Statement of Senator Patrick Leahy on the Persecution of the Baha'is in Iran

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Cenator Patrick Leahy (USA)September 29, 2010

Mr. LEAHY. Mr. President, I want to take a moment to call the Senate’s attention to members of the Baha’i faith who have and continue to suffer severe persecution by the Iranian Government.

Senators should be aware that seven prominent Iranian Baha’i leaders are currently in prison, facing sentences of up to 10 years, charged with espionage, establishing an illegal administration, and promoting propaganda against the Islamic order. These spurious charges are only the latest example of the mistreatment of the largest religious minority in Iran.

Ironically, the Baha’i faith originated in Iran during the 19th Century, separating the Baha’is from their previous affiliation with Islam. The founder of the faith, known as The Báb, was then arrested, locked in a dungeon, and executed, as were some 20,000 of his followers. These atrocities devastated a religion whose tenets include global unity, peace and diversity.

Persecution of the Baha’is in Iran continued into the next century, with the Iranian Government’s destruction of Baha’i literature in 1933, and in 1955 the demolition of the Baha’i national headquarters. Since the establishment of the Islamic Republic of Iran in 1979, the government has stepped up its active discrimination against the Baha’is. Children are prohibited or discouraged from receiving higher education, Baha’is are unable to practice their faith in public, they are prevented from opening businesses or advancing their careers, and Baha’i cemeteries are destroyed. Baha’is are slandered by the Iranian media, often called worshippers of Satan.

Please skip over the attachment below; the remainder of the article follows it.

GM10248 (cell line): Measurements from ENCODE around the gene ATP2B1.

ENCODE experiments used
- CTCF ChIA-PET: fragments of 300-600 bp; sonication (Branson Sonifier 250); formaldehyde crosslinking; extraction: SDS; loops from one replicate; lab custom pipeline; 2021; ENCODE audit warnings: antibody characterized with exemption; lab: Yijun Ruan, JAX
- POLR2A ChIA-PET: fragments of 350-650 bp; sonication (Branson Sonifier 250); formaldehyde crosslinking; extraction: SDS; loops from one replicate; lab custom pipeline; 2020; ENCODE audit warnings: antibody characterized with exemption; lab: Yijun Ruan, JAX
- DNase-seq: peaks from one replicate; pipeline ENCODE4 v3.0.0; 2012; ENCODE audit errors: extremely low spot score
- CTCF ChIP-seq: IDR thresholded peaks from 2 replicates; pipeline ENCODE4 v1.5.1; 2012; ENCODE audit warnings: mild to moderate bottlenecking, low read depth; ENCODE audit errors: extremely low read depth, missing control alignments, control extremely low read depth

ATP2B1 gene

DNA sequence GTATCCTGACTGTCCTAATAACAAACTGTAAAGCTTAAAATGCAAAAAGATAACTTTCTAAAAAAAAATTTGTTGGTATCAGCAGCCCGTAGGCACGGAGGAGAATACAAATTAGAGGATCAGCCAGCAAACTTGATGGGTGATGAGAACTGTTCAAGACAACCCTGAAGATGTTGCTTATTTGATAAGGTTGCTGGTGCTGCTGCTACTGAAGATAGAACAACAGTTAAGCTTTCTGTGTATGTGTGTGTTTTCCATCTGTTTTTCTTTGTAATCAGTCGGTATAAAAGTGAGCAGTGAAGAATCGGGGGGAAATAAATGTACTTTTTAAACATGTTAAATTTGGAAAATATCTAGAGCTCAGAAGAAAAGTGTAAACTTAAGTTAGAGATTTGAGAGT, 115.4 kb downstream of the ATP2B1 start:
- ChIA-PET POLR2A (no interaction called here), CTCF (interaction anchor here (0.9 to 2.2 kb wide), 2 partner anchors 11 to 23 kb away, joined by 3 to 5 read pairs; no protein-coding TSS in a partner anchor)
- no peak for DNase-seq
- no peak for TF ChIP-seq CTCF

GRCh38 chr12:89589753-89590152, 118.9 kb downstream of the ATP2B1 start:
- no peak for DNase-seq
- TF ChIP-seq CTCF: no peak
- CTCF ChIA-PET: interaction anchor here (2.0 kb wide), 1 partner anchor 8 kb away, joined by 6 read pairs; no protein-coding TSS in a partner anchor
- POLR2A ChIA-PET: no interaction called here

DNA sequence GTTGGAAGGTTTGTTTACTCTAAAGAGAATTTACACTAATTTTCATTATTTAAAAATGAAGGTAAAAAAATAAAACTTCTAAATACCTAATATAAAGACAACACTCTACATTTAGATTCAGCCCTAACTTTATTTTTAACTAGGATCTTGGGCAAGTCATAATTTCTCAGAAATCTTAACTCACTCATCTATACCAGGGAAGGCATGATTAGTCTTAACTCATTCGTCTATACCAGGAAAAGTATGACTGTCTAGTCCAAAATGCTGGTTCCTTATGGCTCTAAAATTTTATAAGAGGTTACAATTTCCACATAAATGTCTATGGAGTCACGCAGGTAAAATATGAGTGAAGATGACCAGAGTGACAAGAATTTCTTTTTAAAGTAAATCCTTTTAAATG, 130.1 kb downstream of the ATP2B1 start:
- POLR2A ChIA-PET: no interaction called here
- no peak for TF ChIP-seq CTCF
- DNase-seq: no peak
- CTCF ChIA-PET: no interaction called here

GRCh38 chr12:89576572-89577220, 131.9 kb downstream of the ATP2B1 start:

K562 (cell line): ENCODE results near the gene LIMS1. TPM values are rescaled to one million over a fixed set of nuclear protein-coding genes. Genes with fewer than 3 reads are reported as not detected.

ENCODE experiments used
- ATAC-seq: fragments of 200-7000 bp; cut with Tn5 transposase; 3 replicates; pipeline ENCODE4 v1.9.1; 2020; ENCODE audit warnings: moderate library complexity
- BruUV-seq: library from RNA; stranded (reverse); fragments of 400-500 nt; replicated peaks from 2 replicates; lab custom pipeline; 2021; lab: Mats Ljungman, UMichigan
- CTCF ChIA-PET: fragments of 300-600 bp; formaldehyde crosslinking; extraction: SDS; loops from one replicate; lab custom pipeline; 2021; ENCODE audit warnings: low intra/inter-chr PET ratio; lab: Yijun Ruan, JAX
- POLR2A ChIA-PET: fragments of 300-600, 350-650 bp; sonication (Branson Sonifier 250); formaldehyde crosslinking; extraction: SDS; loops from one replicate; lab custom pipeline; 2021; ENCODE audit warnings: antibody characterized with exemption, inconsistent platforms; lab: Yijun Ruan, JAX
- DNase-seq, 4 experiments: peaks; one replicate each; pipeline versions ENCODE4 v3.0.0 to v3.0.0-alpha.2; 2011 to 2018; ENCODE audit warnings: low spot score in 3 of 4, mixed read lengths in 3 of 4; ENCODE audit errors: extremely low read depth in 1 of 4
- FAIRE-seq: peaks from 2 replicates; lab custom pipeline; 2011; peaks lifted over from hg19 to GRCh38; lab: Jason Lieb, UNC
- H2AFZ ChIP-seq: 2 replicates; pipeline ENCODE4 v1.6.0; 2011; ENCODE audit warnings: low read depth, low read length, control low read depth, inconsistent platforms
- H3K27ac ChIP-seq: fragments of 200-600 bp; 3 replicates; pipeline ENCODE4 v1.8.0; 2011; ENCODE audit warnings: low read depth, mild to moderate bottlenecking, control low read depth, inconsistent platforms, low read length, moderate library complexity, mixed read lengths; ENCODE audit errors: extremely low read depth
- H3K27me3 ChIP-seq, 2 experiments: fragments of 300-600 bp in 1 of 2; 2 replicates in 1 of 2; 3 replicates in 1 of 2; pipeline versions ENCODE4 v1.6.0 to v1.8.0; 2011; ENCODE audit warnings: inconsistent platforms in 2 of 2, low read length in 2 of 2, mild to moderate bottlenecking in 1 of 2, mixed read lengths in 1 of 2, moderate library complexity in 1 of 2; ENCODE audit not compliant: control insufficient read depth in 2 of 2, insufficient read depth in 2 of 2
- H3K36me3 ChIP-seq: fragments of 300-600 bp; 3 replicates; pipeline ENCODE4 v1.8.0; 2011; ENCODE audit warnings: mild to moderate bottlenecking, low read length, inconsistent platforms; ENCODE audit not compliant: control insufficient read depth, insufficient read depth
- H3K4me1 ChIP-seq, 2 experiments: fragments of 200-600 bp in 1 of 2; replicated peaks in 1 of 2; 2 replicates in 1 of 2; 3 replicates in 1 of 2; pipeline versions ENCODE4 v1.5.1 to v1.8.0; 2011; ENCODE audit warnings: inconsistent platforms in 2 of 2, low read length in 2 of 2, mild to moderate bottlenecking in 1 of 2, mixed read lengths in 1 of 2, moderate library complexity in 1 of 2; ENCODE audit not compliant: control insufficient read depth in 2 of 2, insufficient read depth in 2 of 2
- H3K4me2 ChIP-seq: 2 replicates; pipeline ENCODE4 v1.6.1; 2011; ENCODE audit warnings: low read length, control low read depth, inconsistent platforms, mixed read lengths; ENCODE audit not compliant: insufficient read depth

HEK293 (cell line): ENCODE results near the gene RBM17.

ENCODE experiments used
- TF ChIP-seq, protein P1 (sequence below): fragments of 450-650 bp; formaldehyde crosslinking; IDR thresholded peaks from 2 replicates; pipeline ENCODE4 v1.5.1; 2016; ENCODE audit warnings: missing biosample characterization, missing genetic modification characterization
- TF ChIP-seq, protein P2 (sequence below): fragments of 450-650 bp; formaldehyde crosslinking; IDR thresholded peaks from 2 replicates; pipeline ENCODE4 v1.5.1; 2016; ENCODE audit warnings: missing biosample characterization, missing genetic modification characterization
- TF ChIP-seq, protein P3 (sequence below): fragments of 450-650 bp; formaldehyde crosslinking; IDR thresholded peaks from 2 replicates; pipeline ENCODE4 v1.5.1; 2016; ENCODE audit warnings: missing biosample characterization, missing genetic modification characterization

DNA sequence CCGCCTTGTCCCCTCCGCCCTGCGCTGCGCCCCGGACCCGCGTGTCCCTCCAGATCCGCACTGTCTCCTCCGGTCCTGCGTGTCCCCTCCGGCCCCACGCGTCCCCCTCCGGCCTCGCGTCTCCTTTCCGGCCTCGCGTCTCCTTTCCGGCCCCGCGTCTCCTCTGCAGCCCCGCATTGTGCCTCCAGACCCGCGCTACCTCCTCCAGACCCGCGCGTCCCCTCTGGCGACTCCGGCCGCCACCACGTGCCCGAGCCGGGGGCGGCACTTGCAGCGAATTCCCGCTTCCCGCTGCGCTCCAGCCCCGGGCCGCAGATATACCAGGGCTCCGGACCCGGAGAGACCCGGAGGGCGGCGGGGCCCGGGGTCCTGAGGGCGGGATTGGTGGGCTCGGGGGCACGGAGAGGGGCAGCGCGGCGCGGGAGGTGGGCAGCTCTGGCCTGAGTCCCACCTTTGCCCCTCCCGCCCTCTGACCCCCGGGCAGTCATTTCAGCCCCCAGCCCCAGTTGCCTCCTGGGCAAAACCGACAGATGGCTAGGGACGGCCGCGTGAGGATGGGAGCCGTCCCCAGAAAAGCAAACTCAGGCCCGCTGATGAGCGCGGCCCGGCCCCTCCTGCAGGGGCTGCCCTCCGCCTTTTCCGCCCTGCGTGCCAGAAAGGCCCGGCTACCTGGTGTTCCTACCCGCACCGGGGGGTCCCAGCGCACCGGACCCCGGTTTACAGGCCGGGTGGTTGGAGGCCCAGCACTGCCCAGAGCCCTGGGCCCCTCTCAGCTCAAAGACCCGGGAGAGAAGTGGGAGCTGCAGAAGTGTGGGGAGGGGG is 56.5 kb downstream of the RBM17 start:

The arrests of the seven Baha’I leaders are the latest official Iranian abuse against members of this religious faith. These men and women led the “Friends in Iran”, a Baha’i group working to meet the needs of the Baha’is in Iran. After their arrest, the group disbanded, reducing the much needed support to the Baha’is. The leaders were incarcerated in 2008, and were not brought before a judge for over 20 months.

The systematic abuses of the Baha’i by the Iranian Government are clear violations of provisions in the International Covenant on Civil and Political Rights, to which Iran is a signatory, on economic and educational opportunities, religious freedom, and due process. They are also violations of Iran’s own laws.

Prominent global leaders are speaking out in support of the Baha’is in Iran, including Secretary of State Clinton, her British counterpart William Hague, and the President of the European Parliament, Jerzy Buzek. They have each expressed concern and disapproval with Iran’s mistreatment of Baha’is. They are joined by a long list of human rights groups, such as the International Federation for Human rights, Human Rights Watch and the Iranian League for the Defense of Human Rights. I want to add my voice in condemning Iran’s persecution of its Baha’i religious minority.

Mr. President, our nation stands for fundamental rights and freedoms. We are not perfect, and I have not hesitated to speak out when I felt we fell short of our own values and principles. But I also believe we have an obligation to speak out when the fundamental rights of citizens of other nations are being denied. The Baha’is of Iran deserve our admiration and support.

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